Rather than asking AI to draft a peace treaty, I used AI to generate images to illustrate my blog entry on strategic thinking and peace deals. My own bias for impressionistic images in art have guided my choice previously. The alternative suggestions from AI based on BING reveals the progressive as well as stereotypical creation of images through algorithms. Same gender in all images, even if the women only image is rather progressive, but as a matter of fact women still tend to be involved less in warfare. The racial stereotypes of AI in image creation also needs attention as the 2 POC persons are depicted in an unfavorable way, not one of strength as for the caucasian stereotype. Living with AI is a joint learning process, likely to be a long one, too. Critical assessment of output remains a human task and we need to train people how to critically and carefully analyze the flood of images in addition to photos.
So-called deep learning algorithms can assist us in lots of routine tasks. Their applications seem to be spreading more rapidly than we commonly believe. The recent paper published in “Lancet Digit Health 2023; 5: e257–64” shows the relevance for medical screening again. Beyond skin or breast cancer, digital images have for years or decades been subject to studies using deep learning algorithms to early detection of cancer and other diseases. Now Google has published an additional potential application of algorithmic learning that assists in diagnosing blood sugar levels among others. For diabetes scanning photographs of the external eye with professional equipment (Zeiss Cirrus Photo 600) was used in the study, but the outlook hints already at the potential for most recent smartphone cameras to also be able to capture images of even better resolutions.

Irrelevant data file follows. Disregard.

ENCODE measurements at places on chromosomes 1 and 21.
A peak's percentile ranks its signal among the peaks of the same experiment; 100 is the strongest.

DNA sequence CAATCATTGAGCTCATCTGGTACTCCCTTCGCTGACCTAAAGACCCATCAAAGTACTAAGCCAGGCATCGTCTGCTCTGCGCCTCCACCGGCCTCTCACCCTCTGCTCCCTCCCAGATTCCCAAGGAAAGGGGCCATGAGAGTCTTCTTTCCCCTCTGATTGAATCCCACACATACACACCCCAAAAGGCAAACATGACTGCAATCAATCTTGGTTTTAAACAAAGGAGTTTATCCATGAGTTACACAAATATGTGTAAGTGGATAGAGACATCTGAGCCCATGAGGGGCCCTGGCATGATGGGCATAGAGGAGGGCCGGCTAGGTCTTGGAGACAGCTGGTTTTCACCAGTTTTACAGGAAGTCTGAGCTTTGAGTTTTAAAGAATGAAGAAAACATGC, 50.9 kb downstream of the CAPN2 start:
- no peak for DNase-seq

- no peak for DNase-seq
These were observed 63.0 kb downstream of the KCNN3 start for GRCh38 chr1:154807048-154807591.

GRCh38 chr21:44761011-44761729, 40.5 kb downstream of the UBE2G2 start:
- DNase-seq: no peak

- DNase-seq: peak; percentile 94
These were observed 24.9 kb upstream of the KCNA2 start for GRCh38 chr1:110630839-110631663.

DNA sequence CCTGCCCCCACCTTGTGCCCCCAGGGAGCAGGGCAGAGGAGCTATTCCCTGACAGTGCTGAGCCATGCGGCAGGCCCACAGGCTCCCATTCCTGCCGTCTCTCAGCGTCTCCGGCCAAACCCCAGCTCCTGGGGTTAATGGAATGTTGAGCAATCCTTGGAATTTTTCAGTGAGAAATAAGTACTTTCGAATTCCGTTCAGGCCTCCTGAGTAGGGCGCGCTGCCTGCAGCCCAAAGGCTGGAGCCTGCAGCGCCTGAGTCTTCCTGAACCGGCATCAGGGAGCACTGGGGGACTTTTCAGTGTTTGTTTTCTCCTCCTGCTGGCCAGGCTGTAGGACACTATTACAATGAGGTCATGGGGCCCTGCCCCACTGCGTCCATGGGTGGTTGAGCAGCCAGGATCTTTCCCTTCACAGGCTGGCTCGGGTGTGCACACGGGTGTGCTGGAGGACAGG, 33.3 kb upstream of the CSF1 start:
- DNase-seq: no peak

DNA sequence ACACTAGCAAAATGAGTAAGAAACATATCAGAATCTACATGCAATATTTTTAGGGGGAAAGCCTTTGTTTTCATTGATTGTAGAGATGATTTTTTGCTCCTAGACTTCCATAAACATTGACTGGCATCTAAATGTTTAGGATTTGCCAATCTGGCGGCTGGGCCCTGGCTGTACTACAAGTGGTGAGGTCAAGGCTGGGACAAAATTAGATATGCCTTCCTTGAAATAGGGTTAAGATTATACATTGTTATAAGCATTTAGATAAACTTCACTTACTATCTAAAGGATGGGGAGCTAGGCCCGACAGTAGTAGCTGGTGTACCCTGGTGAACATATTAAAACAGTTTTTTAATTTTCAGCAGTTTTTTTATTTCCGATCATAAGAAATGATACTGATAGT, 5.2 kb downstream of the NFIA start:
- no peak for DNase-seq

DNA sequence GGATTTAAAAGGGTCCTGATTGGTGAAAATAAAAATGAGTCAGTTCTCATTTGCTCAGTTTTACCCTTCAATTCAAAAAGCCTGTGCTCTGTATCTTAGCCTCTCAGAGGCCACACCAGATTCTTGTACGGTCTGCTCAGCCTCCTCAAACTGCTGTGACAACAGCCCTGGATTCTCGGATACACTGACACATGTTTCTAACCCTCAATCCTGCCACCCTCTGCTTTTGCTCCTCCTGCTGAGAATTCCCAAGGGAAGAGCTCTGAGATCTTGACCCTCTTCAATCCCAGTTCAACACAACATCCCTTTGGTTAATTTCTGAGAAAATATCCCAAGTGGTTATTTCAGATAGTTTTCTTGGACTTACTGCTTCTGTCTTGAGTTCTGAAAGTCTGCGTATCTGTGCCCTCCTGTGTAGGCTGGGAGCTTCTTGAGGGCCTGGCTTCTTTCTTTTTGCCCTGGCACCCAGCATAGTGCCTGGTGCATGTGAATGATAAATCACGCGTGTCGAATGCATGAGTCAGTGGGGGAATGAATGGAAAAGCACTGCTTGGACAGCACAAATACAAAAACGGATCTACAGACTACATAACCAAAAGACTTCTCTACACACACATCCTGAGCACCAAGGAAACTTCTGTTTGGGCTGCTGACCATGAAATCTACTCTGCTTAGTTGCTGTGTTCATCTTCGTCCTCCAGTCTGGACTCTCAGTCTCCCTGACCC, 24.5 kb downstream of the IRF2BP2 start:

Just like measuring our weight and muscles as a weekly routine on scales, we shall have a more scientific look at our selfies soon. Spotting early onsets of several diseases will become a normal feature.
Early adopters of the new technology and screening potential of the smartphones might live even longer. Reminders to adopt or keep a healthy life style will be all around us. In some cultures, it is deeply offensive to look straight into the eyes of another person. We always knew that our eyes might tell a lot about us. Beyond mental health, they tell a lot about physical health, too.
Artists have always told us fascinating stories about eyes or how and what they see with their eyes. Scientists confirm that there is a lot of information in the eyes. (Image extract from MAD Paris, Picasso, Schiaparelli).